Deterrence and defense are both arguably still relevant for Israel -- a known but not acknowledged nuclear power. Israel can credibly threaten conventional or nuclear retaliation for any attack from another state. And it has multiple methods of preventing such attacks from states and terrorist groups through deployment of anti-missile defenses and advanced detection technologies, and its willingness to use force. But its willingness to preemptively destroy suspected nuclear facilities in its neighbors is not an ultimate defense -- merely a delaying tactic.

If the deterrence and defense argument works for Israel, so too can Iran argue that having nuclear weapons would deter American invasion and regime change a la Iraq with a nuclear threat against American energy interests in the Middle East. While the major powers and the UN Security Council can make it difficult, if Iran is determined to secure nuclear weapons, it will do so. Iranian and Israeli nuclear weapons might create a new, regional deterrence scenario of mutual assured destruction leading to a standoff. But it would also most likely trigger an accelerated arms race involving Turkey and Saudi Arabia, both of whom would rightfully feel threatened by nuclear-equipped Iranian forces. And the nuclear arsenal in an unstable Pakistan remains a wildcard.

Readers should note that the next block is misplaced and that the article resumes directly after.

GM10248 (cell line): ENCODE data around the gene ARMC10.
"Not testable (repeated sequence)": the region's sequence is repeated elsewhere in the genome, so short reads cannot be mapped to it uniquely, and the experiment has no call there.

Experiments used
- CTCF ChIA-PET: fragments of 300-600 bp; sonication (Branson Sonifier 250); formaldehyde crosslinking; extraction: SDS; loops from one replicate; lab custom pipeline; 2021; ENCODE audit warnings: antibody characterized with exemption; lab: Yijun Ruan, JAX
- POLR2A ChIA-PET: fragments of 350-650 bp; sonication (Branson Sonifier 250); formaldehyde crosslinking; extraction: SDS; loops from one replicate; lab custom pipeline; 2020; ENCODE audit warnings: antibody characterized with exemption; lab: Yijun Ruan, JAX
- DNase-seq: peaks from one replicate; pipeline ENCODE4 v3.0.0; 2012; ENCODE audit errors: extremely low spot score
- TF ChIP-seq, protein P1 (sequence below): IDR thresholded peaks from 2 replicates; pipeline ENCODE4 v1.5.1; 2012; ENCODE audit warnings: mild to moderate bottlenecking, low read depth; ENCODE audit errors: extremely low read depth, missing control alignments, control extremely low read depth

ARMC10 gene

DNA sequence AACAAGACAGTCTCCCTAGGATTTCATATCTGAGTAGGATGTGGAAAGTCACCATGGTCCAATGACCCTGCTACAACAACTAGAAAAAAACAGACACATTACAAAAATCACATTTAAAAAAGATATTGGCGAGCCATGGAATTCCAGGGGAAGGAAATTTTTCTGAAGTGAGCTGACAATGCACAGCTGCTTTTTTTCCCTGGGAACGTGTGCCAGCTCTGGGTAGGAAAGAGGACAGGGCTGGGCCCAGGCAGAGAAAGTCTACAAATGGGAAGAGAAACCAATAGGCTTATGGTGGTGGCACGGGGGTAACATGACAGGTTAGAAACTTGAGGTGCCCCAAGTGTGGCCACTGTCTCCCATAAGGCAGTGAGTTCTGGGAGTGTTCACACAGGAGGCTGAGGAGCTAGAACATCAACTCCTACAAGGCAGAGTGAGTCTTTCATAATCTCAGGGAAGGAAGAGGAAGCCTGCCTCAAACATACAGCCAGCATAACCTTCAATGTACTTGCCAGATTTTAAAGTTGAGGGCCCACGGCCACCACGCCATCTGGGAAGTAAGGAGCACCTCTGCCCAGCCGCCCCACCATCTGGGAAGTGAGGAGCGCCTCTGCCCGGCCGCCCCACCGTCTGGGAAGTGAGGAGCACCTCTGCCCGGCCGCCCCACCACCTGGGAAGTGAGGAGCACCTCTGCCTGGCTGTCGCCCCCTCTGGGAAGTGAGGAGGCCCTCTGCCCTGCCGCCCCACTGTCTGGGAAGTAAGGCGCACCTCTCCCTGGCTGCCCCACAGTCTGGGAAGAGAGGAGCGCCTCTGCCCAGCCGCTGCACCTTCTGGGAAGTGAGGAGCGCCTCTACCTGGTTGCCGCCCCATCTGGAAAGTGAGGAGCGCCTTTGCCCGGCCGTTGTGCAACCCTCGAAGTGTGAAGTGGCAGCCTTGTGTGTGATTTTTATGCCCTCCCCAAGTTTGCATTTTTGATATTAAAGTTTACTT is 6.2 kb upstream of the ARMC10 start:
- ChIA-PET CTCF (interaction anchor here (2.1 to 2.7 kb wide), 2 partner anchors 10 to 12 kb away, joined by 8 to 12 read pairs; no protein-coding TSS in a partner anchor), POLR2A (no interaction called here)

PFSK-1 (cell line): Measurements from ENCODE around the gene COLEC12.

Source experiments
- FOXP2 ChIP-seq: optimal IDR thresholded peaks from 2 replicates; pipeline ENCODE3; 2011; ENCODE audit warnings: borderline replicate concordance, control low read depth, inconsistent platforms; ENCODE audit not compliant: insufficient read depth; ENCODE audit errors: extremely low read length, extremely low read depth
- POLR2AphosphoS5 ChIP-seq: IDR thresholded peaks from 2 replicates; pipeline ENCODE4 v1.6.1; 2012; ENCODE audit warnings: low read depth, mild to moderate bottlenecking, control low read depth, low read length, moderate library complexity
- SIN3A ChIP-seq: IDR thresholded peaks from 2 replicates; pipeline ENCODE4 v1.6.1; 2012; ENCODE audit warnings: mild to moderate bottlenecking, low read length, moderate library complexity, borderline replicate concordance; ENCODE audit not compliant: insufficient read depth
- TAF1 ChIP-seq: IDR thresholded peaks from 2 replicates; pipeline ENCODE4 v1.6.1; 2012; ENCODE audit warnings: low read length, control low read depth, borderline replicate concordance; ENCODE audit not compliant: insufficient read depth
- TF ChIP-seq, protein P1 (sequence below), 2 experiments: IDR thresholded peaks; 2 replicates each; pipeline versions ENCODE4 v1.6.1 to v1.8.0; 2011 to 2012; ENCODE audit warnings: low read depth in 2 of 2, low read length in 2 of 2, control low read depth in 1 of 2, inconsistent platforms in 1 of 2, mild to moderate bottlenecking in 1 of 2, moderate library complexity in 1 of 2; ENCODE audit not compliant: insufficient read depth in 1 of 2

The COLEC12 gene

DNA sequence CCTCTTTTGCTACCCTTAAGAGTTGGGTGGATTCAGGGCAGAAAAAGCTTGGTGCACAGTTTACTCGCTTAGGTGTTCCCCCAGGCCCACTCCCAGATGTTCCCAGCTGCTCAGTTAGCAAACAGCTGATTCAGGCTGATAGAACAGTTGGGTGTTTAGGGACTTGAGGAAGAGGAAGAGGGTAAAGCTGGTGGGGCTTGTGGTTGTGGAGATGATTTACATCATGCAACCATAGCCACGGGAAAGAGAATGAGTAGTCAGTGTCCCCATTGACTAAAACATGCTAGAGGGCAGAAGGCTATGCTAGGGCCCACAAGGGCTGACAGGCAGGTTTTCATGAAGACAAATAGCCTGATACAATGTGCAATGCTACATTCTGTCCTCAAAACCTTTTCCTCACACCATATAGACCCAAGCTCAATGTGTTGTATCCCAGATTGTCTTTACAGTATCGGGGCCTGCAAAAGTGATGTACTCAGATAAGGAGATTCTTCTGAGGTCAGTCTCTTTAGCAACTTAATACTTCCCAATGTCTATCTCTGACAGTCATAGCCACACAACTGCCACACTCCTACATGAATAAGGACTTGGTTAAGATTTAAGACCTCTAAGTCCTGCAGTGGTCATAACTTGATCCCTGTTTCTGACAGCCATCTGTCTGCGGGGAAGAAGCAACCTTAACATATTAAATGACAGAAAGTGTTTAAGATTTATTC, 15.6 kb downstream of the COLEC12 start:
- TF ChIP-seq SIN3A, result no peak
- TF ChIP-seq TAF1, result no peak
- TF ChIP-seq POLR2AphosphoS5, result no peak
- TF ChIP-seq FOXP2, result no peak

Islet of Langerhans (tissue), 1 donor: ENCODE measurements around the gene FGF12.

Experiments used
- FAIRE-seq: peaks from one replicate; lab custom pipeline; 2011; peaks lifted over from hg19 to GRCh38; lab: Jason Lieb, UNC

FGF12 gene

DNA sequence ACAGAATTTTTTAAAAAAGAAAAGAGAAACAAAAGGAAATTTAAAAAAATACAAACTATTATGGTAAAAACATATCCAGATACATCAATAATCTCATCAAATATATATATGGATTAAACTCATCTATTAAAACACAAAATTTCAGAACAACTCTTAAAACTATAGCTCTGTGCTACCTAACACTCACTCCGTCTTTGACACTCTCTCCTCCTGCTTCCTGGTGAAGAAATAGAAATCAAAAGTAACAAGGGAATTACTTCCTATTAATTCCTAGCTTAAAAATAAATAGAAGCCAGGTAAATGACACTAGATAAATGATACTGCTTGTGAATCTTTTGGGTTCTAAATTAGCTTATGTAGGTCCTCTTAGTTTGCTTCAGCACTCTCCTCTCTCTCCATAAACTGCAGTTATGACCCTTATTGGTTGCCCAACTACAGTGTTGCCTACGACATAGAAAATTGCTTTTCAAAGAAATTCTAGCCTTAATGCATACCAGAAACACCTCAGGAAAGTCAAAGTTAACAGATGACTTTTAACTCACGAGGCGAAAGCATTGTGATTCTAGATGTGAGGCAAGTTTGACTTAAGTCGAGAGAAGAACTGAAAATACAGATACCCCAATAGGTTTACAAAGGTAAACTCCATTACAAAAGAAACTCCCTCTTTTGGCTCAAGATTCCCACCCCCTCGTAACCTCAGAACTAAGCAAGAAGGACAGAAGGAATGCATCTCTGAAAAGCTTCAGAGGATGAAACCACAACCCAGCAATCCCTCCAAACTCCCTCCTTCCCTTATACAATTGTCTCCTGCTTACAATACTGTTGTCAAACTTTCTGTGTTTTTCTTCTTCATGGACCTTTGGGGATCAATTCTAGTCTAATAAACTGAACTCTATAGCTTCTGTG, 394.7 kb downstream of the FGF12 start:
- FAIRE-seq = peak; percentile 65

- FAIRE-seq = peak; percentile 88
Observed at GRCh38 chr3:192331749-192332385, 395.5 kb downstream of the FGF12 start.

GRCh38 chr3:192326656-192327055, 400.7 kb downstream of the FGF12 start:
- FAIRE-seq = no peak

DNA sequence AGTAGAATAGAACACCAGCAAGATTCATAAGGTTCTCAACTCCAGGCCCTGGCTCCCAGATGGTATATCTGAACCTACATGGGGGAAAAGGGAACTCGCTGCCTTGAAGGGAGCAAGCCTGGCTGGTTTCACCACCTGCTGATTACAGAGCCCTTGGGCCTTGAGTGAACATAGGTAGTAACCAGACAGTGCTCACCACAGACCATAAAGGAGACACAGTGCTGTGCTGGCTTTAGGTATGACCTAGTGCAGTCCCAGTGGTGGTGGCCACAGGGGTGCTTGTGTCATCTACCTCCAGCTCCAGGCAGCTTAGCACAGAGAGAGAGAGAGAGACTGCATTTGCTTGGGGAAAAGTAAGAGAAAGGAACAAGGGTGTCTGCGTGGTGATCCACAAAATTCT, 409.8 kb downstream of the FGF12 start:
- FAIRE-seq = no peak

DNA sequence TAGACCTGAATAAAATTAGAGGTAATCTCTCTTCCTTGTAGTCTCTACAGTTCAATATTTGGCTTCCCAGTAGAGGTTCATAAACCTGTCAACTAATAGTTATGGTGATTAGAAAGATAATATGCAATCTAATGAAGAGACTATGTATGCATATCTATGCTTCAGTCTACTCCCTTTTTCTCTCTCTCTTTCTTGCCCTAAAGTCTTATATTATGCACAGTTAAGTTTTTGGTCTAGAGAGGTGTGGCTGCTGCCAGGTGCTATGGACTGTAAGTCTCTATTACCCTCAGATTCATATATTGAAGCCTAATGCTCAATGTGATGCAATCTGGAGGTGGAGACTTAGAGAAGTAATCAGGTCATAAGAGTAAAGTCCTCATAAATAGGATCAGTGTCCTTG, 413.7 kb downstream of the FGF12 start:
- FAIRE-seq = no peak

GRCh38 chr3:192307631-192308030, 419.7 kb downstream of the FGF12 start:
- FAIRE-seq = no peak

The stability and territorial integrity of the entire Middle East is at risk if Israel preemptively attacks Iranian nuclear installations, or if Iran launches any major attack on Israel, nuclear or conventional, and Israel retaliates with nuclear or conventional arms.

Extending major power guarantees of the territorial integrity of the entire Middle East is a potential way of dealing with these complexities. The major powers should jointly guarantee the territorial integrity of all states in the Middle East, and extend anti-missile coverage to those who desire it while keeping these defensive umbrellas under their own control. A separate American guarantee of Israeli territorial integrity, perhaps matched by a European or Russian guarantee for Iran, would bolster the guarantees’ credibility.